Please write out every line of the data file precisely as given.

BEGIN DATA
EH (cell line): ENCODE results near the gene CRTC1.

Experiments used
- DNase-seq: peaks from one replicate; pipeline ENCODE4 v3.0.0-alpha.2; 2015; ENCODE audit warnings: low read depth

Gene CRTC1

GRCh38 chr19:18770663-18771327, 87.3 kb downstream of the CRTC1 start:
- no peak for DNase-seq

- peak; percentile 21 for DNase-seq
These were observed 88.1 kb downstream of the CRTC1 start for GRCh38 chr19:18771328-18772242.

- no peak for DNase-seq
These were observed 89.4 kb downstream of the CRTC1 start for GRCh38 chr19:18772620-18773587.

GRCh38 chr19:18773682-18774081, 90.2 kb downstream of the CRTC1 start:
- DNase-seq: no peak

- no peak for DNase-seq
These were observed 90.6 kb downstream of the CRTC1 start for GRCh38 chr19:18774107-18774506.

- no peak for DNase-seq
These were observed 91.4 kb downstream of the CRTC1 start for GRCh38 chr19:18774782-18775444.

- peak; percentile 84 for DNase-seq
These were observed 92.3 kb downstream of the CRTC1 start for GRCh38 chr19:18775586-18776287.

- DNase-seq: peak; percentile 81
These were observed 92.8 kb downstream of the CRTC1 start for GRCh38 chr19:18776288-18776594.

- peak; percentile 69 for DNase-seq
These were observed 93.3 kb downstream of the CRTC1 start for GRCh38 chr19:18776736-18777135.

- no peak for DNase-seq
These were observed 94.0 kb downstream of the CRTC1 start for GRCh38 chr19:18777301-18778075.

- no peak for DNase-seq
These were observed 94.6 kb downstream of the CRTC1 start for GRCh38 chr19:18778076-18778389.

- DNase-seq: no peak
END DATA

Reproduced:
EH (cell line): ENCODE results near the gene CRTC1.

Experiments used
- DNase-seq: peaks from one replicate; pipeline ENCODE4 v3.0.0-alpha.2; 2015; ENCODE audit warnings: low read depth

Gene CRTC1

GRCh38 chr19:18770663-18771327, 87.3 kb downstream of the CRTC1 start:
- no peak for DNase-seq

- peak; percentile 21 for DNase-seq
These were observed 88.1 kb downstream of the CRTC1 start for GRCh38 chr19:18771328-18772242.

- no peak for DNase-seq
These were observed 89.4 kb downstream of the CRTC1 start for GRCh38 chr19:18772620-18773587.

GRCh38 chr19:18773682-18774081, 90.2 kb downstream of the CRTC1 start:
- DNase-seq: no peak

- no peak for DNase-seq
These were observed 90.6 kb downstream of the CRTC1 start for GRCh38 chr19:18774107-18774506.

- no peak for DNase-seq
These were observed 91.4 kb downstream of the CRTC1 start for GRCh38 chr19:18774782-18775444.

- peak; percentile 84 for DNase-seq
These were observed 92.3 kb downstream of the CRTC1 start for GRCh38 chr19:18775586-18776287.

- DNase-seq: peak; percentile 81
These were observed 92.8 kb downstream of the CRTC1 start for GRCh38 chr19:18776288-18776594.

- peak; percentile 69 for DNase-seq
These were observed 93.3 kb downstream of the CRTC1 start for GRCh38 chr19:18776736-18777135.

- no peak for DNase-seq
These were observed 94.0 kb downstream of the CRTC1 start for GRCh38 chr19:18777301-18778075.

- no peak for DNase-seq
These were observed 94.6 kb downstream of the CRTC1 start for GRCh38 chr19:18778076-18778389.

- DNase-seq: no peak